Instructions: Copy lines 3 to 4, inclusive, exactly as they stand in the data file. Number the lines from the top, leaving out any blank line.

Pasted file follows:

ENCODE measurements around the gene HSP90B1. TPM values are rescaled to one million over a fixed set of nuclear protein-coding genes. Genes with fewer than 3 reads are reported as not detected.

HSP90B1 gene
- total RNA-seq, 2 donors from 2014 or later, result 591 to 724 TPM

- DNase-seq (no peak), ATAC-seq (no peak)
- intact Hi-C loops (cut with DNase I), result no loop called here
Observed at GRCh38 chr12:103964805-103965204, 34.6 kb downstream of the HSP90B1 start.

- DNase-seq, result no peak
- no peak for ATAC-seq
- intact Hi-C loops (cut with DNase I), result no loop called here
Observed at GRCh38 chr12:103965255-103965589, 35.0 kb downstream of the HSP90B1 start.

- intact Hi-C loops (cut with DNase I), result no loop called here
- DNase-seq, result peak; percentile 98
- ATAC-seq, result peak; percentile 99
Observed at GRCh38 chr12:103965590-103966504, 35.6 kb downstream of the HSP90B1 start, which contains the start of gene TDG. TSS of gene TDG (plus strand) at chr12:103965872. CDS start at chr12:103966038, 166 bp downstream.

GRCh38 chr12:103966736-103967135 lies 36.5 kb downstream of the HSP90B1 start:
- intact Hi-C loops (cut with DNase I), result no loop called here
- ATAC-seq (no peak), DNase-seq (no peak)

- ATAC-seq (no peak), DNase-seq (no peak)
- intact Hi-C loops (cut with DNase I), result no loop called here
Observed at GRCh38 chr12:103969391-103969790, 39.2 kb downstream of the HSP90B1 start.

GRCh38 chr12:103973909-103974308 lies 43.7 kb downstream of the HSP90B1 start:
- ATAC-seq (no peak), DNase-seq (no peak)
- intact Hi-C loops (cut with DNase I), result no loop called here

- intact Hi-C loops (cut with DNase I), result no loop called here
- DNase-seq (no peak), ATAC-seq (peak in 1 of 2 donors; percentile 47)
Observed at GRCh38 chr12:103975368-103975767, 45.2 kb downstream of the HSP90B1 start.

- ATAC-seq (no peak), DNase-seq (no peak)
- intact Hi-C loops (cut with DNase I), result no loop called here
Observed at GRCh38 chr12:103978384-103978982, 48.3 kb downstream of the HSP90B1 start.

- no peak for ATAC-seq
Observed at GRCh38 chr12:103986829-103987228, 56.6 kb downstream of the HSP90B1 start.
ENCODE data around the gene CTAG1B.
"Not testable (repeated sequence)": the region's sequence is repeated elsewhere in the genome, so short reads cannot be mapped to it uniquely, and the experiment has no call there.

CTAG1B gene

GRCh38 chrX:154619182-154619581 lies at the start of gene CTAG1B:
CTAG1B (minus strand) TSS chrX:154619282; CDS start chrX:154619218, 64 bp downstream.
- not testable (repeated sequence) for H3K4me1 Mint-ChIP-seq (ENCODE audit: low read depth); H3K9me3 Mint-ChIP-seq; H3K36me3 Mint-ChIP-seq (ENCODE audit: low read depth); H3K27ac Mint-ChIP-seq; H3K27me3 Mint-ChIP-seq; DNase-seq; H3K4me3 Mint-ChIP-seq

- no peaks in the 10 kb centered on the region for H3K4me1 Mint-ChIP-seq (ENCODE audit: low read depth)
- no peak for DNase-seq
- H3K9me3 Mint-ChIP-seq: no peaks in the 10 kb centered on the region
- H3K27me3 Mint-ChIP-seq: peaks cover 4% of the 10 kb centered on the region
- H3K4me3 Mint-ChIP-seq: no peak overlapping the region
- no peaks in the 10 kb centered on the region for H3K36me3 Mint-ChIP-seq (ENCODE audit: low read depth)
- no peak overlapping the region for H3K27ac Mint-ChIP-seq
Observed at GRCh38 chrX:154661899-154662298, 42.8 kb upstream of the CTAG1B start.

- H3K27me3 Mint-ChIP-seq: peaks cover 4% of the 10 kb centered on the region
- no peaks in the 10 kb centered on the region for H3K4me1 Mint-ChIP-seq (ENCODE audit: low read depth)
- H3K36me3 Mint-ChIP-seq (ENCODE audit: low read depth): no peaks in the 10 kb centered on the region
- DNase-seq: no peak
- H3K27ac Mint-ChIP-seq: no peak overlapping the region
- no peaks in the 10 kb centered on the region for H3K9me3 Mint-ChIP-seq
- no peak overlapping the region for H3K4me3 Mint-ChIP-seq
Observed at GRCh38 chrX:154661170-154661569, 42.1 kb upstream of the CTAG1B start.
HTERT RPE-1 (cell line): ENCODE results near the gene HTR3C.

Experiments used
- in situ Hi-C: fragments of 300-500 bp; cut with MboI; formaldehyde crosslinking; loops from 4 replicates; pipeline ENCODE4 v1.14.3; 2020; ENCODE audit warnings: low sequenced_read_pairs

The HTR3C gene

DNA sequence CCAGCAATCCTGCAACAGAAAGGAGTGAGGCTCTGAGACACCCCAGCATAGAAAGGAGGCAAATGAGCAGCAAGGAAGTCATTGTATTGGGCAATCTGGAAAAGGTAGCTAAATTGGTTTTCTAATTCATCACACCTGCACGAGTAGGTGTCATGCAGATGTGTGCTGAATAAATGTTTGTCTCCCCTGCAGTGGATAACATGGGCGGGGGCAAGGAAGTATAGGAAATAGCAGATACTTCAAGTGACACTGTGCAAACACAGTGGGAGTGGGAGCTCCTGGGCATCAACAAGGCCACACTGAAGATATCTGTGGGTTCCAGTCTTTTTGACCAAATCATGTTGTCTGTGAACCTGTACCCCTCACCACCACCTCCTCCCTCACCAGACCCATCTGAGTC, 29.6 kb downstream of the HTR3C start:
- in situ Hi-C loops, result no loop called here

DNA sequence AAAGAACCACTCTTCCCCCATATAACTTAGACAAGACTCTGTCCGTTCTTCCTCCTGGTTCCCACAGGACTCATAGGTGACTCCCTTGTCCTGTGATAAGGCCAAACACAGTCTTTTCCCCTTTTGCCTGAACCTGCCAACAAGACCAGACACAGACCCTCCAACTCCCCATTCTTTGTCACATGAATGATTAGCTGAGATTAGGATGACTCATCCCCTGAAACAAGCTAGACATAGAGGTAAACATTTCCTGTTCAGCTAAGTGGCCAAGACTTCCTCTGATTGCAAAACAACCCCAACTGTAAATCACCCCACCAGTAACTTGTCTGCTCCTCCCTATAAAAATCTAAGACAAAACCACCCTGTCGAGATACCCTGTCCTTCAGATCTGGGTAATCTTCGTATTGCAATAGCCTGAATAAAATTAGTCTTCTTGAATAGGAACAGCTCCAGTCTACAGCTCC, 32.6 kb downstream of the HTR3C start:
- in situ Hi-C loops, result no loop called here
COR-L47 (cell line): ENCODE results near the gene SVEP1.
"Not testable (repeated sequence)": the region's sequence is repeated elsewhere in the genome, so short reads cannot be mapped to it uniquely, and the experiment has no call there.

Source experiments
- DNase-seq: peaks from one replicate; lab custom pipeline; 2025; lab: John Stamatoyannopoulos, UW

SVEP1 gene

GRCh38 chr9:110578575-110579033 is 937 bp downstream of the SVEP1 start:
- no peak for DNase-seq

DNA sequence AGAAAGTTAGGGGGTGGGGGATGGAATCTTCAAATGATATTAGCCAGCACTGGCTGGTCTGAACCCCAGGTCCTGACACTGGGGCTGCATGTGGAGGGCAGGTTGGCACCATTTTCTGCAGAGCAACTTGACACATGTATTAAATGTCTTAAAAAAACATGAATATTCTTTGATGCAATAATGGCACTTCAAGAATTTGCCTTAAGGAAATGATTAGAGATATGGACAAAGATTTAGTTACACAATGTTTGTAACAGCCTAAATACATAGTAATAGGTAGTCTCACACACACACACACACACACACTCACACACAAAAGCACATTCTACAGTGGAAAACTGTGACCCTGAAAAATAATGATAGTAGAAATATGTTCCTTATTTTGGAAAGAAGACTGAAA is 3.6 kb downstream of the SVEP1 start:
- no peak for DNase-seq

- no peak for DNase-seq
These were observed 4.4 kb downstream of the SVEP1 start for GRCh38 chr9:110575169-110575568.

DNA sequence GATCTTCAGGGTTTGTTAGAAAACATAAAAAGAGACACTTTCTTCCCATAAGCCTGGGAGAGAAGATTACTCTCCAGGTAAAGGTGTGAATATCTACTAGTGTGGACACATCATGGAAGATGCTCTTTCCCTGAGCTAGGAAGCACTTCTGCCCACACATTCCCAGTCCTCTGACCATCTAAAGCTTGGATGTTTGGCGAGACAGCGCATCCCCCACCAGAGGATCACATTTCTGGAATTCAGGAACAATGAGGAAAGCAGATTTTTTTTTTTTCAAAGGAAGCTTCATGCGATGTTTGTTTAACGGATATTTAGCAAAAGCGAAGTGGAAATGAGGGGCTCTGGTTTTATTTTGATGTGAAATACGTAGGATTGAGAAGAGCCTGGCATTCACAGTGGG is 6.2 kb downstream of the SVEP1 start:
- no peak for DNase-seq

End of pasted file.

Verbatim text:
- total RNA-seq, 2 donors from 2014 or later, result 591 to 724 TPM

- DNase-seq (no peak), ATAC-seq (no peak)